Tuesday, October 20, 2009

Music Stand part 2

Having left the back leg on the bending form all week, Saturday morning saw it unclamped and removed from the form. From the side view here you can start to get an idea of what the stand will look like when finished. After trimming the back leg to match the width of the front legs I glues the two sets together and let them sit while I prepped the Mahogany for the cross ribs by resawing stock to 3/8th inch thick and running them through the drum sander to clean off the saw marks.

Once the clamps were removed I trimmed the legs flat by setting the stand on the assembly table and using a block of MDF for a gauge marked a line on each side then trimmed the feet with a handsaw. I then cleaned up the edges with a block plane and a smoothing plane and finally some sandpaper. I used a small router and a 1/4 inch round over bit to ease the edges, where I couldn't get the router I used a strip of 80 grit sandpaper and rounded the edge.

I made a gauge block out of a strip of MDF and a small piece of 1/4 inch plywood so that I could cut a groove across the stand at 2 inch intervals using a dado blade set at 3/4 inch deep. In these grooves will fit 5 Mahogany ribs that will hold the sheet music.

This is the only picture I took of the glued up stand but if you look closely you can tell that there is a taper. Before gluing the back leg to the front I used the jointer to run a 3/8th inch taper along the length where it contacted the front legs. When I dryfitted the legs I wasn't happy with the bulky look of the top of the stand so I decided to add the taper and if I cut if off the back of the back leg the laminates would have been visible, so I cut it from the inside of the back leg, it turned out great and in the final post I'll take more detailed shots of it.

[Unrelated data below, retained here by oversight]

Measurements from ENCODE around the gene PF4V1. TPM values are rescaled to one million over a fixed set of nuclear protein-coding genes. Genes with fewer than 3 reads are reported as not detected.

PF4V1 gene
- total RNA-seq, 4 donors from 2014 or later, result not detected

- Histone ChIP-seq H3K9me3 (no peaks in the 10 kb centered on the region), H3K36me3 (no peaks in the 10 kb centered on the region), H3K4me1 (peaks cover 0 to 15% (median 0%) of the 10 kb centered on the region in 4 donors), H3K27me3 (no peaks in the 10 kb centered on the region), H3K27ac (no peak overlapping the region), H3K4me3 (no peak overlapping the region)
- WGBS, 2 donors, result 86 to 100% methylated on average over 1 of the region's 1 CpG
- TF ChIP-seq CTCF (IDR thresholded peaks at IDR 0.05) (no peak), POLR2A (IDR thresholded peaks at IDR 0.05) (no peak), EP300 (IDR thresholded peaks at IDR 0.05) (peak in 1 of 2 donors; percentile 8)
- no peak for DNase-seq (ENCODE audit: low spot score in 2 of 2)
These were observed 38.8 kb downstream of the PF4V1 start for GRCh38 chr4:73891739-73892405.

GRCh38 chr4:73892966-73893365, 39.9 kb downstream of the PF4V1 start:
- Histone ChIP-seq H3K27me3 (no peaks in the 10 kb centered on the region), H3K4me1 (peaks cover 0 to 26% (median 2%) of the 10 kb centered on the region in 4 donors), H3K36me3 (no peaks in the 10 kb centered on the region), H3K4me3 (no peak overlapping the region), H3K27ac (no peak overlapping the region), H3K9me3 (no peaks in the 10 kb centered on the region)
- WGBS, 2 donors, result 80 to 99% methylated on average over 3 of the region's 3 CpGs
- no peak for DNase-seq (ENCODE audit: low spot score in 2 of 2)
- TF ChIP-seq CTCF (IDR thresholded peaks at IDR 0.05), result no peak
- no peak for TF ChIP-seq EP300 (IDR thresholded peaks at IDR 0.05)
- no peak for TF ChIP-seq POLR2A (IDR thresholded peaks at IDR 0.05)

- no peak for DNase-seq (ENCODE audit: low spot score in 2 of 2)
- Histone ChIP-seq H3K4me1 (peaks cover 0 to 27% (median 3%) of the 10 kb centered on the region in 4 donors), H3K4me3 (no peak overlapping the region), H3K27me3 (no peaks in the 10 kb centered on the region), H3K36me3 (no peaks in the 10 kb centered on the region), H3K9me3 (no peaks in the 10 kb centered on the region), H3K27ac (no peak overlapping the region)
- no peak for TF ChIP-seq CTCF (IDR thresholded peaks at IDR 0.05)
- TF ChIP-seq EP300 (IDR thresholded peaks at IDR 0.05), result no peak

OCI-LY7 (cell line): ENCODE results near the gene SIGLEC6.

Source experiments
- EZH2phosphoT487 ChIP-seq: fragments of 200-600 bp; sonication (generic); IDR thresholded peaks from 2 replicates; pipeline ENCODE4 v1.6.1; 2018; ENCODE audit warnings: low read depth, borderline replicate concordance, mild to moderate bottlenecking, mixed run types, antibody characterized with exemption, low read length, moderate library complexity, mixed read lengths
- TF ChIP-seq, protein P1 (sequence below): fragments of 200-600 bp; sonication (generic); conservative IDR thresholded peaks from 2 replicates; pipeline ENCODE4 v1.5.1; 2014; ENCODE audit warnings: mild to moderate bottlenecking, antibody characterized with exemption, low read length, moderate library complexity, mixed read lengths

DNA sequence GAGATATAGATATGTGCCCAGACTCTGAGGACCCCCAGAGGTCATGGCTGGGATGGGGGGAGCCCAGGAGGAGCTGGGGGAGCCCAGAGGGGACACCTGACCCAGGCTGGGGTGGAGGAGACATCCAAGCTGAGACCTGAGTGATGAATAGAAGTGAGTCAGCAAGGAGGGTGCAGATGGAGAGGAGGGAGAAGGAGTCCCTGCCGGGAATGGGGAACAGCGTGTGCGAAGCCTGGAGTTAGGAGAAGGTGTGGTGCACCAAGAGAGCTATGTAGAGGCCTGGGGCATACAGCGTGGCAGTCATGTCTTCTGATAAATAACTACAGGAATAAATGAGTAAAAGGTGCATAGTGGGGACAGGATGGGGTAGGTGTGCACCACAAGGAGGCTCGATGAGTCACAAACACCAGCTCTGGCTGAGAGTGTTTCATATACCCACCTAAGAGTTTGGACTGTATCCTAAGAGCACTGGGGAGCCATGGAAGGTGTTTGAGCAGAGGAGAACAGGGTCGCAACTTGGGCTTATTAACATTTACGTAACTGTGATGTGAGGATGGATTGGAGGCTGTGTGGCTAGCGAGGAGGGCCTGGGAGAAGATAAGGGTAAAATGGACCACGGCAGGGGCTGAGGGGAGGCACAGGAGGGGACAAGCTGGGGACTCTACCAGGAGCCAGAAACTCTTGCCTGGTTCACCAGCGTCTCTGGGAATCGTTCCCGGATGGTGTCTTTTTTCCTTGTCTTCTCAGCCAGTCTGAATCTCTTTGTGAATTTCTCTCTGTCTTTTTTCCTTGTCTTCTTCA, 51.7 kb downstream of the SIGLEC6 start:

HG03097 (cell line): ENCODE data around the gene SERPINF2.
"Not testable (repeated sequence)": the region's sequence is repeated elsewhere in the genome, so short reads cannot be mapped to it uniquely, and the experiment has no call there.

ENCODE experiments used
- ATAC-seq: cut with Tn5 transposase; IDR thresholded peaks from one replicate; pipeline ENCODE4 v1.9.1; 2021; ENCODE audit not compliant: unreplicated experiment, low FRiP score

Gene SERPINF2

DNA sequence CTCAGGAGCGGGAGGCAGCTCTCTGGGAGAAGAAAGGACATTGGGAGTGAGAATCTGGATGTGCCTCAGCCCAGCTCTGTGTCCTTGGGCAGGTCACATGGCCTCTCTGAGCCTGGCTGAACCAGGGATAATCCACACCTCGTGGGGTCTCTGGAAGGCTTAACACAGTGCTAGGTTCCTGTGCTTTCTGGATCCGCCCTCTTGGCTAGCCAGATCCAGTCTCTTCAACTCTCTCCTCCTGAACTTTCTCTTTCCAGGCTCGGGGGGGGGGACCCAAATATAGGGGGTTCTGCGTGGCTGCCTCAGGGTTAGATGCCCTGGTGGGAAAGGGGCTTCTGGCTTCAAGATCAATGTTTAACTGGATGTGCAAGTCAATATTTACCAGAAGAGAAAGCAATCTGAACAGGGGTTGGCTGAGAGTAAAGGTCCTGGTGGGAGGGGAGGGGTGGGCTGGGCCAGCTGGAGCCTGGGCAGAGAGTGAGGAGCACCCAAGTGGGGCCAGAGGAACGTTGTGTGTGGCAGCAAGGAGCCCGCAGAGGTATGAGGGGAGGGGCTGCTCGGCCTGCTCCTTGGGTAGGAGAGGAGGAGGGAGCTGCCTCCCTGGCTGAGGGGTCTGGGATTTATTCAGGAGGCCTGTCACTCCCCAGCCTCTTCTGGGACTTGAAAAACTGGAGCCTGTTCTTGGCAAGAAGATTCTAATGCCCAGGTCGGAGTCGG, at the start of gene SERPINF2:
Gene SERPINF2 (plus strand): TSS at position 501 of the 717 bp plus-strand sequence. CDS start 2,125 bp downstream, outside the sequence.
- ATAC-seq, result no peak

I made two routing templates to cut the inside and outside curves for the ribs. Here you can see the inside curve template, a blank, and a blank with the inside curve rough cut. I ran the "downhill" cut on the router table and then flipped the blank to avoid tear out from the flush trim bit. After running all the ribs I marked out for the cuts that will fit around the stand. Working without a plan and just a rough sketch if freeing in a way as you can make changes along the way. Next weekend will see the ribs completed and sanded and assembled to the stand, then a nice oil finish will make this wood glow. I hope that the finished product lives up to my vision.
"Happiness lies in the joy of achievement and the thrill of creative effort." Franklin D. Roosevelt

No comments: